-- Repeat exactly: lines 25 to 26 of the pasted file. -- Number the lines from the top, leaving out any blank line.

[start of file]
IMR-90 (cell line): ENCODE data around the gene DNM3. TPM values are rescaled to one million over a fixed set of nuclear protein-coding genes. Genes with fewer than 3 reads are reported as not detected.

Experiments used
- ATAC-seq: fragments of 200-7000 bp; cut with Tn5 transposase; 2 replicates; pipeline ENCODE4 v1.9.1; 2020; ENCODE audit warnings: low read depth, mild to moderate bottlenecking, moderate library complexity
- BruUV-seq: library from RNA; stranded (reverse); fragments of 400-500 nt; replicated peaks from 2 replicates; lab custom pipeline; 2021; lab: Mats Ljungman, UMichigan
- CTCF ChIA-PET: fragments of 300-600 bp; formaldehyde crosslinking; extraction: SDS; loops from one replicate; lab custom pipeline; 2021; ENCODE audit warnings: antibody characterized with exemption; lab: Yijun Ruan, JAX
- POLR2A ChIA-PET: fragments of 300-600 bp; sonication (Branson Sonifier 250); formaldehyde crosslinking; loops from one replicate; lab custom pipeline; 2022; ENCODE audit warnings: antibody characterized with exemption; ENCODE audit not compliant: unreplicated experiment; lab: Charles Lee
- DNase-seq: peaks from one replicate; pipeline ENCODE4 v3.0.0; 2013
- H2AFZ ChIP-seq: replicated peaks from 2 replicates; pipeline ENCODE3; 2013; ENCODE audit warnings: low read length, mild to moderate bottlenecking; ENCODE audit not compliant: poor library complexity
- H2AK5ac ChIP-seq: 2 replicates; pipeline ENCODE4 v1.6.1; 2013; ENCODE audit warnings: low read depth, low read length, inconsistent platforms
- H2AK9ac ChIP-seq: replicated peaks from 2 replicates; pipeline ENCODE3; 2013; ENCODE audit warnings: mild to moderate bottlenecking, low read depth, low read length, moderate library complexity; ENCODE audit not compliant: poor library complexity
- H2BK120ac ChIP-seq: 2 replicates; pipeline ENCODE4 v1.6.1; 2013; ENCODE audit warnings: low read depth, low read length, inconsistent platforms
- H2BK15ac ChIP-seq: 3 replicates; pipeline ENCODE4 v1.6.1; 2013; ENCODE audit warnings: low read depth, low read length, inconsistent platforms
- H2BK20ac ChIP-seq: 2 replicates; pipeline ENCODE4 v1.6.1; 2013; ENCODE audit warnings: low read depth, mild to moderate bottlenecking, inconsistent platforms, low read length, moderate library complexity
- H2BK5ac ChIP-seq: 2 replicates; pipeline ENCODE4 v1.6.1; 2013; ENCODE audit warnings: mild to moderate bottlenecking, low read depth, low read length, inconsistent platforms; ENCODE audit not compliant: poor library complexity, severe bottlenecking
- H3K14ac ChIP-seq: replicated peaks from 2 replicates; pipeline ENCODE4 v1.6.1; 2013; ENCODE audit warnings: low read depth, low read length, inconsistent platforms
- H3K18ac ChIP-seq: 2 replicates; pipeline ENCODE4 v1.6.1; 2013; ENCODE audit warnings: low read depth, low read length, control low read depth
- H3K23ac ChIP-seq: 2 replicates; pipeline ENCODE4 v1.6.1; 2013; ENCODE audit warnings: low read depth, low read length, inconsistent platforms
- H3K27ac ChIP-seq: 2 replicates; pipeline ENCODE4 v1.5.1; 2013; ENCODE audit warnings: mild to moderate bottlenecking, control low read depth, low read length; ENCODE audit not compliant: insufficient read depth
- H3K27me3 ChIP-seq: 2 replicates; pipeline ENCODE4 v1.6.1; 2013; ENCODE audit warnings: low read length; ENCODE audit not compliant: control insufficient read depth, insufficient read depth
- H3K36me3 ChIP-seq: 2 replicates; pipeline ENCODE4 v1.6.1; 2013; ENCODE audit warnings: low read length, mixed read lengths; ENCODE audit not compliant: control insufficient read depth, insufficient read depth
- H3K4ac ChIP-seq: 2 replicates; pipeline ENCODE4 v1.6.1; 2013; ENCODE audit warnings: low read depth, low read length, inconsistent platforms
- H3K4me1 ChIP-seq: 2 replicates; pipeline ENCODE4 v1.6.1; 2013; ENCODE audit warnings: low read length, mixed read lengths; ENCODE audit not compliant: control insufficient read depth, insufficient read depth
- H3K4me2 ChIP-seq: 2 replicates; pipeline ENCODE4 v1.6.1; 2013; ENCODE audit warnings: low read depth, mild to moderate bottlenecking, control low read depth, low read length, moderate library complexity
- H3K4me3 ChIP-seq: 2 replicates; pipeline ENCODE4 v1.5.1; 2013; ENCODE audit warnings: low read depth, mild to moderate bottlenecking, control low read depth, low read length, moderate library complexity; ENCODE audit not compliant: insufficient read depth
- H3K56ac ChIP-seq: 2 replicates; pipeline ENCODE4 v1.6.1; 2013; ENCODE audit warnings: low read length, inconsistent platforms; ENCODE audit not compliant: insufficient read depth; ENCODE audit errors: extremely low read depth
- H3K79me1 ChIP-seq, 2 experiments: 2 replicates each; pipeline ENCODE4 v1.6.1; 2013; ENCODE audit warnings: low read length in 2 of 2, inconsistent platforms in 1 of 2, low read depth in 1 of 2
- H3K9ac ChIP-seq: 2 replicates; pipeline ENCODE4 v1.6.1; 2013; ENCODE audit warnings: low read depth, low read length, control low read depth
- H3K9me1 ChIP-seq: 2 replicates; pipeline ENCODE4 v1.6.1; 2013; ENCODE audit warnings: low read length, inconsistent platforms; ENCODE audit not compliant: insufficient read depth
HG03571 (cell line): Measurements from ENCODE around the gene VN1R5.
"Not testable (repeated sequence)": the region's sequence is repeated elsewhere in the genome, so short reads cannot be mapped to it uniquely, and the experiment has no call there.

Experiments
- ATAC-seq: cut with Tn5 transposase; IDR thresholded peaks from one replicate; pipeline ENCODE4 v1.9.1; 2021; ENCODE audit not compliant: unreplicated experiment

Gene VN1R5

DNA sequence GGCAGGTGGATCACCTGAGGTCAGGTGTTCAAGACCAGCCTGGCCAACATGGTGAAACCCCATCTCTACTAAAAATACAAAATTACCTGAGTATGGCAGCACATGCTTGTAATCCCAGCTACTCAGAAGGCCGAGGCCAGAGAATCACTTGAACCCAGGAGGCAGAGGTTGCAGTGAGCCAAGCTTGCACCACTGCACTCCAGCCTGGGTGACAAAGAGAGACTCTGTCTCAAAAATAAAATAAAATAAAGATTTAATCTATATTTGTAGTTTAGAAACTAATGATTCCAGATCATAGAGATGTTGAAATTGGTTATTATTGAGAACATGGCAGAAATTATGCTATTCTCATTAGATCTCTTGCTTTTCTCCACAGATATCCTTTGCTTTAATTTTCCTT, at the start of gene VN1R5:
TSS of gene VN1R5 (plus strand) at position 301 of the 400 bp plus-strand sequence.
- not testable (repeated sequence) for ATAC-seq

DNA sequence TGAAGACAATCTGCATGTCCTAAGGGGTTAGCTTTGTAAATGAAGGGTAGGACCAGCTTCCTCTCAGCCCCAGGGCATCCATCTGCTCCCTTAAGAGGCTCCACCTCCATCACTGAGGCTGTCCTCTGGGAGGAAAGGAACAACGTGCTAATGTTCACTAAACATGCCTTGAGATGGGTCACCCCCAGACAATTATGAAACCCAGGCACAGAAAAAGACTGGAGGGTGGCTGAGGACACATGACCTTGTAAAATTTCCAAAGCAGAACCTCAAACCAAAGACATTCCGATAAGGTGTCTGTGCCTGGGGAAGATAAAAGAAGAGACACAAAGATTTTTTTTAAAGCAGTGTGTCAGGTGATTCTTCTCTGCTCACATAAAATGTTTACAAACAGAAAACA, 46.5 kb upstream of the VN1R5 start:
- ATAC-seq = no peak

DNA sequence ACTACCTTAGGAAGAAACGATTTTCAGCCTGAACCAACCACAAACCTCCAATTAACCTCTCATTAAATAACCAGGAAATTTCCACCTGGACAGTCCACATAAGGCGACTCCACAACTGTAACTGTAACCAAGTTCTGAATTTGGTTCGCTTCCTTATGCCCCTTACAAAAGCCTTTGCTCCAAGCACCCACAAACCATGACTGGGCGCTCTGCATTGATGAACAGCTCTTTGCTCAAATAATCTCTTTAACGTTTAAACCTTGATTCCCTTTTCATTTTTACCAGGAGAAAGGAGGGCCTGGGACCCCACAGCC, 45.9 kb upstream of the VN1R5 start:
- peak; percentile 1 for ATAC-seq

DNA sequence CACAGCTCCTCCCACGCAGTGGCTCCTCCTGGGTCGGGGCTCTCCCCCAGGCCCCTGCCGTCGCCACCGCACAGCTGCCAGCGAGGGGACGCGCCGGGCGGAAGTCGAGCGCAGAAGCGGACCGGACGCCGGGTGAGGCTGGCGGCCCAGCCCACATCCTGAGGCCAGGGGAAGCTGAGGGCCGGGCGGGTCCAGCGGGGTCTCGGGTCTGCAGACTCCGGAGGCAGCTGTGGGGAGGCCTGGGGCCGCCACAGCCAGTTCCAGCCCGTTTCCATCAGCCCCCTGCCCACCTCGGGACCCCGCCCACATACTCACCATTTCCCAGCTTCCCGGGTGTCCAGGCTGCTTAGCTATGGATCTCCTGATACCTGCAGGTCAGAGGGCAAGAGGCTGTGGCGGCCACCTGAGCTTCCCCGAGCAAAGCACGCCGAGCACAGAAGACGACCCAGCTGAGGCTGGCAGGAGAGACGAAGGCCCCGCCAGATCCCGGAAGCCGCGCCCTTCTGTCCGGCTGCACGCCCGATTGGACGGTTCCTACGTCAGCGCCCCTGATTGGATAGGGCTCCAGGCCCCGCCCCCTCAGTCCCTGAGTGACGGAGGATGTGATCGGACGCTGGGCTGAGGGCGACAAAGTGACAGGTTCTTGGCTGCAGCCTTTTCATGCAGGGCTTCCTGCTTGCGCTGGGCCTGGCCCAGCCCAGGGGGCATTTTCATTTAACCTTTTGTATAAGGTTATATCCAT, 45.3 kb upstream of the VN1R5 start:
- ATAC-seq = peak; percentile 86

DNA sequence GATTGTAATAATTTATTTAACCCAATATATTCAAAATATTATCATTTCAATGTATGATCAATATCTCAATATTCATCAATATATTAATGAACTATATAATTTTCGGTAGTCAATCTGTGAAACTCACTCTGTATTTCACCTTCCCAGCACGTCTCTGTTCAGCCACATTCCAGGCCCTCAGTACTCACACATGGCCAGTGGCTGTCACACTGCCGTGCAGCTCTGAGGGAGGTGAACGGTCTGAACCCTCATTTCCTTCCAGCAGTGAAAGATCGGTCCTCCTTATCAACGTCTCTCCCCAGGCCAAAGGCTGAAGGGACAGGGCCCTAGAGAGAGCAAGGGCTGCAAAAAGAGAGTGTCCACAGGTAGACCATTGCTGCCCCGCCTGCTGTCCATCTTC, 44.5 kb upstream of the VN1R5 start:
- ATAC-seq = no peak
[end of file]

- H3K56ac ChIP-seq: 2 replicates; pipeline ENCODE4 v1.6.1; 2013; ENCODE audit warnings: low read length, inconsistent platforms; ENCODE audit not compliant: insufficient read depth; ENCODE audit errors: extremely low read depth
- H3K79me1 ChIP-seq, 2 experiments: 2 replicates each; pipeline ENCODE4 v1.6.1; 2013; ENCODE audit warnings: low read length in 2 of 2, inconsistent platforms in 1 of 2, low read depth in 1 of 2